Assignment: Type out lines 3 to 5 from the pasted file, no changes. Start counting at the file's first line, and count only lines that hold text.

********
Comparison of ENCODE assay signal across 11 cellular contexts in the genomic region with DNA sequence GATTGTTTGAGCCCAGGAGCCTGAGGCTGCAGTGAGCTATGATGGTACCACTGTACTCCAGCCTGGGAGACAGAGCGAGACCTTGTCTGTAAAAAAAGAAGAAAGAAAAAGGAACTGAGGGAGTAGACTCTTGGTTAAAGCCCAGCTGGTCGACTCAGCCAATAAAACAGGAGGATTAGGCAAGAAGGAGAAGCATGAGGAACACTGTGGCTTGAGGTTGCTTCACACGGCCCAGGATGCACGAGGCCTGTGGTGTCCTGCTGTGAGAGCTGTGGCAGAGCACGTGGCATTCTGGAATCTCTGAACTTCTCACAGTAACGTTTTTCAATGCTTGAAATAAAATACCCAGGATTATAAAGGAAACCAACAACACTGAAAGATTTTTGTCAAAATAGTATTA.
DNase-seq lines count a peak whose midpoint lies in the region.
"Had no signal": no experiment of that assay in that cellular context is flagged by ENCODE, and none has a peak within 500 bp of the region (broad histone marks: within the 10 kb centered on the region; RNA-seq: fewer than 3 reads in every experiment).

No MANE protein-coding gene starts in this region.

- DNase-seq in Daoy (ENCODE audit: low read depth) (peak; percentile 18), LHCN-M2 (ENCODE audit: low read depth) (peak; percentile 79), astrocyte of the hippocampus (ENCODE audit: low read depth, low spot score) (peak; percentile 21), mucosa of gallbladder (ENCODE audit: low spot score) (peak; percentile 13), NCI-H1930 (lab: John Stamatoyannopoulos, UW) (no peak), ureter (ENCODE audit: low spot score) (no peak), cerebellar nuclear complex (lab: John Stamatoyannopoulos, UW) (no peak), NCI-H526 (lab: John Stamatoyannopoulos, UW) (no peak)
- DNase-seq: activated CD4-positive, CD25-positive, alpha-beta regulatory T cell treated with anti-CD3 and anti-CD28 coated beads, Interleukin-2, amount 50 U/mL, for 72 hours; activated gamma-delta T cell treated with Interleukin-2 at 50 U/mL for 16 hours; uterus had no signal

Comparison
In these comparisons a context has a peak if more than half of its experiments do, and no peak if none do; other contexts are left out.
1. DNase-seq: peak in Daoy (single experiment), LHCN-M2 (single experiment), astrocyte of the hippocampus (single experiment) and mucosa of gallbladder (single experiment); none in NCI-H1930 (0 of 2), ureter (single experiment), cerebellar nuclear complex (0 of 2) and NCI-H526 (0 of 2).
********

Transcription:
"Had no signal": no experiment of that assay in that cellular context is flagged by ENCODE, and none has a peak within 500 bp of the region (broad histone marks: within the 10 kb centered on the region; RNA-seq: fewer than 3 reads in every experiment).

No MANE protein-coding gene starts in this region.

- DNase-seq in Daoy (ENCODE audit: low read depth) (peak; percentile 18), LHCN-M2 (ENCODE audit: low read depth) (peak; percentile 79), astrocyte of the hippocampus (ENCODE audit: low read depth, low spot score) (peak; percentile 21), mucosa of gallbladder (ENCODE audit: low spot score) (peak; percentile 13), NCI-H1930 (lab: John Stamatoyannopoulos, UW) (no peak), ureter (ENCODE audit: low spot score) (no peak), cerebellar nuclear complex (lab: John Stamatoyannopoulos, UW) (no peak), NCI-H526 (lab: John Stamatoyannopoulos, UW) (no peak)